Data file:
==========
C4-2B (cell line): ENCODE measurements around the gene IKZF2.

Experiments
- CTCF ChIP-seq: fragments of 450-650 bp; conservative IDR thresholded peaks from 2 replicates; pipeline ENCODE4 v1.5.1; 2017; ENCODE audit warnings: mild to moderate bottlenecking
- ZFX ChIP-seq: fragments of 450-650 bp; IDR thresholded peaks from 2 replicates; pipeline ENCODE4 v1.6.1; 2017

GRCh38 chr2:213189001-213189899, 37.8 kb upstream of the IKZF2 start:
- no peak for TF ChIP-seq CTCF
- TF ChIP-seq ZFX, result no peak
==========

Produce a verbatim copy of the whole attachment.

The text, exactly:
C4-2B (cell line): ENCODE measurements around the gene IKZF2.

Experiments
- CTCF ChIP-seq: fragments of 450-650 bp; conservative IDR thresholded peaks from 2 replicates; pipeline ENCODE4 v1.5.1; 2017; ENCODE audit warnings: mild to moderate bottlenecking
- ZFX ChIP-seq: fragments of 450-650 bp; IDR thresholded peaks from 2 replicates; pipeline ENCODE4 v1.6.1; 2017

GRCh38 chr2:213189001-213189899, 37.8 kb upstream of the IKZF2 start:
- no peak for TF ChIP-seq CTCF
- TF ChIP-seq ZFX, result no peak